OCT
10
2002

Quanta Plus 3.0 Final Rolls Out

The Quanta team is pleased to announce the availability of Quanta 3. Quanta
has been transforming from a basic HTML editor to an extremely competent
and flexible tagging and scripting editor. Quanta 3 supports XHTML, XML dialects,
XSLT and more. Since adding these DTDs takes only XML skills, the upcoming
version 3.1 will feature even more languages. We will be making a language/dialect
installer too. Inside 3.0 you'll find drag and drop templates,
auto-completion for any installed language, now including PHP variables, and
a structure tree that introduces modes. There's too much to list here so
have a look at our
full announcement.
Quanta 3.1 will be released with KDE 3.1 too so it's coming very soon. Also
there are more updates to our site including in depth explanations of how your
donations impact the project.
Also we have new links up to where our sponsor is selling
Quanta Promotional items
and donating all profits to the project. These are a lot of fun! We will also be
introducing tutorials soon on using actions and building and using script dialogs
with the upcoming Kommander. We want to extend
our best to our users and we hope you find your requests fulfilled in your next download.

Comments

I can't seem to find a straight forward list of features on
the site anywhere. How well does Quanta do as an XML editor?

I do more XML than HTML or PHP or anything like that, and have
been looking for a decent KDE based XML editor.


By corey at Thu, 2002/10/10 - 5:00am

> I can't seem to find a straight forward list of features on the site anywhere.

That's because I can't keep up with the feature set in any detail and still have any semblance of a life. In fact I often open Quanta from CVS with exclamations of "Wow, I didn't know we had that".

> How well does Quanta do as an XML editor?

Well first off there is also kxmleditor, a tree based XML editor you might look at. Quanta has it's roots in HTML but has been uprooted so to say. We use DTDs. I would have to verify with Andras our current status on our DTD parsing code. As I say, it's difficult to keep up with everything in quanta. Our end objective is to provide full auto-completion from a DTD. Enhanced functionality comes in our definition .rc files and tag files which exist in in their own DTD directory. These files are XML.

Currently we are good for XML but to be very good one needs to do a little bit of XML set up for their dialect and a little point and click. I will list out what you can get for this here. First, by defining your tag files and definition.rc XML file you will get full autocompletion as well as the full function of the structure tree for analyzing and navigating your document. By adding tagxml dialog descriptions you can get full dialog capability for any tag. Using Actions from the configure menu you can assign toolbar actions including a quick tag definition or a script defintion which can use any language that executes in the shell. This is very poweful. You can use this to validate documents or to run visually created dialogs with Kommaander which we will be releasing next week. You can create custom toolbars and even have toolbars associated with your project. In addition the upcoming 3.1 allows you to save groups of files in a project as a veiw to open and close as a group. Project views can include toolbars too.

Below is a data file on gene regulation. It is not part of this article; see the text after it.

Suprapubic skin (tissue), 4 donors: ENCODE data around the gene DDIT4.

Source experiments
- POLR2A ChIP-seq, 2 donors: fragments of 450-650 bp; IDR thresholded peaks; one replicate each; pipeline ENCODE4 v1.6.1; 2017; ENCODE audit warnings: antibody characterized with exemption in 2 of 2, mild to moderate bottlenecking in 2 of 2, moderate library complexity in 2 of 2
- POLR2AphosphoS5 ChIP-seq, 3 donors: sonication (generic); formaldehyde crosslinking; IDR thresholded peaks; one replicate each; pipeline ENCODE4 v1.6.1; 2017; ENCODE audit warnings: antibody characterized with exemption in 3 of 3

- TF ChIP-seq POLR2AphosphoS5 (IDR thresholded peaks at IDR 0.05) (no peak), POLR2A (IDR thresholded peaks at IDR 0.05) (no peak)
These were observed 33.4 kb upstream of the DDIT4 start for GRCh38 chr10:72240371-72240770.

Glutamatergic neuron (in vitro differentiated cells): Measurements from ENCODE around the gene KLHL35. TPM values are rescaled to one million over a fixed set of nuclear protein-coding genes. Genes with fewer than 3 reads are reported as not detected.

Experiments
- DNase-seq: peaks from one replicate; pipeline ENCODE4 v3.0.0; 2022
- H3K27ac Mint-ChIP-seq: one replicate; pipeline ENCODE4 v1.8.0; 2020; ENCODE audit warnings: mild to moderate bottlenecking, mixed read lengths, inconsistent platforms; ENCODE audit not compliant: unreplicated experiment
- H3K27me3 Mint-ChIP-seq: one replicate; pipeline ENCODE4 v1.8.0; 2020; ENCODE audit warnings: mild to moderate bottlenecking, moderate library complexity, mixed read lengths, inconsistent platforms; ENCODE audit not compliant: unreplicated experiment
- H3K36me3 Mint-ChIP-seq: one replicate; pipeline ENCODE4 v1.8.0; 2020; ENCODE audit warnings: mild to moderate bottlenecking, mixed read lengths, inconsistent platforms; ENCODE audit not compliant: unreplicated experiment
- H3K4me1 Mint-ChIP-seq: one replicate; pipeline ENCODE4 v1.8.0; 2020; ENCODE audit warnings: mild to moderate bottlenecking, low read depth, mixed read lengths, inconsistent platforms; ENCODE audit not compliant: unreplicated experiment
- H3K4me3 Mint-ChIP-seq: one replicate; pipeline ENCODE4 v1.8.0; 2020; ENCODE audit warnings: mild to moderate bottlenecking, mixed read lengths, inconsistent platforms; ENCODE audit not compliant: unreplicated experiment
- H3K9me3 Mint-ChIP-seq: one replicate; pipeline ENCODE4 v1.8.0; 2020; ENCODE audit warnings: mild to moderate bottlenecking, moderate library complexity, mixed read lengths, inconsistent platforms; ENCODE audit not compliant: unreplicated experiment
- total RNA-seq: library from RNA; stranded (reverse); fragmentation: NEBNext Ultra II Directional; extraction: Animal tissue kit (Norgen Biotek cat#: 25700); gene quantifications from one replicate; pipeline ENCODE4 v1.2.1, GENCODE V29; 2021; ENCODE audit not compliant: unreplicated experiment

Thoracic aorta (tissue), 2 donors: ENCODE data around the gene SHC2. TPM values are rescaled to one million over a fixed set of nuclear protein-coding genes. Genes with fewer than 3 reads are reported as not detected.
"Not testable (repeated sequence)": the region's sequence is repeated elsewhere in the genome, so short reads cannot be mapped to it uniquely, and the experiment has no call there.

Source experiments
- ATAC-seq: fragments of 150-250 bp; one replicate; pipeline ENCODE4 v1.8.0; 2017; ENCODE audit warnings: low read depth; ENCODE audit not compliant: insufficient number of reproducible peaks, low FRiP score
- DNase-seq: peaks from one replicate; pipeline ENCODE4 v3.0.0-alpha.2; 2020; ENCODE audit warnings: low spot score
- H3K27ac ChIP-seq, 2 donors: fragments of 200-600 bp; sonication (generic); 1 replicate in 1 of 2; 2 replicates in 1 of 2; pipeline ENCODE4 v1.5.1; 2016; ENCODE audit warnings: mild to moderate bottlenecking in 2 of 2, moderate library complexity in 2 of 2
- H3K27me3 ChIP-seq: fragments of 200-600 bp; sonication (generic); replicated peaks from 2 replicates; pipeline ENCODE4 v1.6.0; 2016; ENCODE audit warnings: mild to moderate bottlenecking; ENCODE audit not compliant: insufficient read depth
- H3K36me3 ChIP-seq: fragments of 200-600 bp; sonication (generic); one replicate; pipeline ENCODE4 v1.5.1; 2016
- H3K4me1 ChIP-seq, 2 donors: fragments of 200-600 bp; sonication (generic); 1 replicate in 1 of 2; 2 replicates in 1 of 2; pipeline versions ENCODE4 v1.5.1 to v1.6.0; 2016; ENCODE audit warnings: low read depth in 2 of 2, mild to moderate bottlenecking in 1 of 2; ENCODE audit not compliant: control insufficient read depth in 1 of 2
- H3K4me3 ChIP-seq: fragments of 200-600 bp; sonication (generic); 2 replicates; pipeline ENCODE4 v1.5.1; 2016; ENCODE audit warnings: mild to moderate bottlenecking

Beyond this we currently have the XSLT DTD installed and are working to integrate a graphical version of xsldbg into either 3.1 or shortly after. We will be adding tools for XML entities too. We are also working on a pre configured DocBook DTD setup. Quanta has a plugin interface and we intend to have various XML schema validators as plugins shortly, although you can configure plugins as a user as well as program actions too. We think it's better for most users if it's already on the menu.

I don't know if you could say that Quanta is a really good XML editor yet as is. I do know that if you tend to work with a limited number of DTDs right now, with a little work you can make it virtually perfect. Our objective was not to deliver our hard coded idea of what you want so much as to deliver a tool that you could make do exactly what you want first. We hope with community imput from users to flesh out these features into a large number of preconfigured setups.

I hope this helps answer your questions. We have done our best to make sure Quanta can be configured by a user to do any task related to tagging or scripting. Feel free to contact me if I can be of any further help.

Eric Laffoon
Quanta plus project manager


By Eric Laffoon at Thu, 2002/10/10 - 5:00am

This might be totally outside the scope for Quanta, but it would be cool to have an XML editor that supported XML Schemas. An XML Schema is like a DTD, but it it geared towards data entry, so you can say that an element should contain a value between X and Y, and you can give an element help text etc. An XML Schema can be transformed into a data entry hierarchy (like a spreadsheet, but it's a hierarchy). If it would be possible to use Kommander to not only create dialogs, but inline the dialogs into the page (as a kpart?) then it should be possible to "compile" an XML schema using Kommander or something similar into a data entry form! That would be cool!